As an alternative to removing and replacing the original masonry—an approach that can negatively impact structural integrity—project teams and architects are encouraged to design an insulated facade layer with vapor barrier, creating a new enclosure that is watertight and energy efficient, and possibly more attractive. This raises a question about how to ensure the ideal placement and attachment of the insulation, air barrier, and cladding.
How can designers, specifiers, and contractors capitalize on the growing trend of multiple aesthetic looks for a building’s exterior while ensuring the structural stability of a building enclosure? The connective tissue to solve this equation lies beneath what the eye can see. It is a singular, cohesive building envelope which relies on exterior continuous insulation (ci). Employing materials to work in concert with each other can deliver key value propositions, such as design freedom, long-term performance, potential cost savings, and peace of mind.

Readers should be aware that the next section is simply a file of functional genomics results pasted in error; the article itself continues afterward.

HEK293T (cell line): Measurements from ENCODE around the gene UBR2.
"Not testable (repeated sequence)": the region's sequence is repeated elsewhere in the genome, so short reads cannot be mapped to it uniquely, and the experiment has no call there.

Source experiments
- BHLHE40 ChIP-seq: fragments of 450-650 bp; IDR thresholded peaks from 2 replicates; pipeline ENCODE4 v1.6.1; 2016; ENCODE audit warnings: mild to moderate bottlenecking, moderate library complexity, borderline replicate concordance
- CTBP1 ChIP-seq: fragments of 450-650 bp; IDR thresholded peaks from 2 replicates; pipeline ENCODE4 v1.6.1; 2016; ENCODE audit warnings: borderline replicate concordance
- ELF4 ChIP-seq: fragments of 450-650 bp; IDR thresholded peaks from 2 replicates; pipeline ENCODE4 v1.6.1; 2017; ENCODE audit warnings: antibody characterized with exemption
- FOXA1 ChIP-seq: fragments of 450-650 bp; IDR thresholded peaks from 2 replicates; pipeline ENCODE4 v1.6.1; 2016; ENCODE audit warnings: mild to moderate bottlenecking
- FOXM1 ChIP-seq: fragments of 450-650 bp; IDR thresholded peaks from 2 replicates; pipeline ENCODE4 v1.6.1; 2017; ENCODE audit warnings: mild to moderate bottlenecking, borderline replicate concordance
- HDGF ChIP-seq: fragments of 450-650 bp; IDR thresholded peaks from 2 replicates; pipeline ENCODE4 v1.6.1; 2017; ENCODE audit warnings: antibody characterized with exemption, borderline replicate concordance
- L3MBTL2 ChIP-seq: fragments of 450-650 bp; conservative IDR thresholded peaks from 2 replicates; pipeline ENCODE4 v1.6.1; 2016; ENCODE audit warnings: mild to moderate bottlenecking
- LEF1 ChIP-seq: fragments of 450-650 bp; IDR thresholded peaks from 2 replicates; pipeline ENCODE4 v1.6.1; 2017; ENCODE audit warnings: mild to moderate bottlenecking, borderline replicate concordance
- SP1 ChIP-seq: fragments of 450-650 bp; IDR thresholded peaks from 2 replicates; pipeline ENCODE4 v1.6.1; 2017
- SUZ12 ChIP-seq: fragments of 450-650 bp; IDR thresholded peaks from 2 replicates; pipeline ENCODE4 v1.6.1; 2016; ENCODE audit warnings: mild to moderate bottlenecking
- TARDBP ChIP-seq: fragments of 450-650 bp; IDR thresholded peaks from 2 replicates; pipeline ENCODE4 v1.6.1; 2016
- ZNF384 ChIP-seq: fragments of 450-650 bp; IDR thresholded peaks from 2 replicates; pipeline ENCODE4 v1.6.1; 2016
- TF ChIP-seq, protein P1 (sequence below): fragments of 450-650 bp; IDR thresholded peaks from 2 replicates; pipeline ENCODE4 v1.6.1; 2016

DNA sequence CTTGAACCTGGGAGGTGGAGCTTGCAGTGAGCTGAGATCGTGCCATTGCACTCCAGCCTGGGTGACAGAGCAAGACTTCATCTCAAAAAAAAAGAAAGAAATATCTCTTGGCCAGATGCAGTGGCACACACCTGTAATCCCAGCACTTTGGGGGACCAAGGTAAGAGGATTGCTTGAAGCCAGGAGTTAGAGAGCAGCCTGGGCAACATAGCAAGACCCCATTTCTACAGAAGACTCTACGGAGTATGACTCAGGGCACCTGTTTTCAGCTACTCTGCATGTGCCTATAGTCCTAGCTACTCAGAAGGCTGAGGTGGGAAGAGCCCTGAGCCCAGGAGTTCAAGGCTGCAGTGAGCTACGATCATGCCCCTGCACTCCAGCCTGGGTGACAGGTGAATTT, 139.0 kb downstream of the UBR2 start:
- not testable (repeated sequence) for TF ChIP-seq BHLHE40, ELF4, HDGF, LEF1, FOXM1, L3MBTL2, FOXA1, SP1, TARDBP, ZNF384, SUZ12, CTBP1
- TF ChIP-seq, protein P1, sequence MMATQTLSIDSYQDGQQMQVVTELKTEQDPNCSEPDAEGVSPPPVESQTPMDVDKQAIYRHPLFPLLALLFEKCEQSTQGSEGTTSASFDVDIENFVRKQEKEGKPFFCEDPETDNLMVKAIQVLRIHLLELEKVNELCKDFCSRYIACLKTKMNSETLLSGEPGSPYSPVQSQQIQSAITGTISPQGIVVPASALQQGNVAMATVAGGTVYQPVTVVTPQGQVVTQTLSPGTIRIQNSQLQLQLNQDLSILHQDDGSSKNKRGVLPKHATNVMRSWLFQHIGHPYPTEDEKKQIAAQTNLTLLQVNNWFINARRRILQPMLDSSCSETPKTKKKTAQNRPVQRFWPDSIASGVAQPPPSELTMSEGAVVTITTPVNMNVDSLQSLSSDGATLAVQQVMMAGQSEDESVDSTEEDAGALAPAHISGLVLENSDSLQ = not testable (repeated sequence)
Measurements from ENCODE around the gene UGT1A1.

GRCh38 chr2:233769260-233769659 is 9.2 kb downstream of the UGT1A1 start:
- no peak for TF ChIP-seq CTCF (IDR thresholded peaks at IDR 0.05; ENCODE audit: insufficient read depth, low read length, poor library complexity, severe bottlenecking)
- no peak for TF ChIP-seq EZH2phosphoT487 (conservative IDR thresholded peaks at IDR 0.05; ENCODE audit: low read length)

Older masonry structures from many eras, including libraries, town halls, commercial blocks, and school buildings stand at the geographic center of many communities, holding symbolic meaning and serving varied needs and purposes. As they age, many begin to show the effects of neglect, weather and deferred maintenance on their façades, foundations, and roof assemblies.
When prefabrication enters the construction equation, the game changes dramatically. Manufacturers can produce complete exterior wall panels in a climate-controlled facility with no weather limitations. Wall panels can then be transported to a job site where they are hoisted into place and attached to the structure without the need for exterior access.
When it comes to framing, there is no more resilient option than cold-formed steel (CFS). By analyzing resiliency in the context of the built environment, this article will explore the various attributes of a resilient structure, and make the case for why CFS performs best in each scenario.
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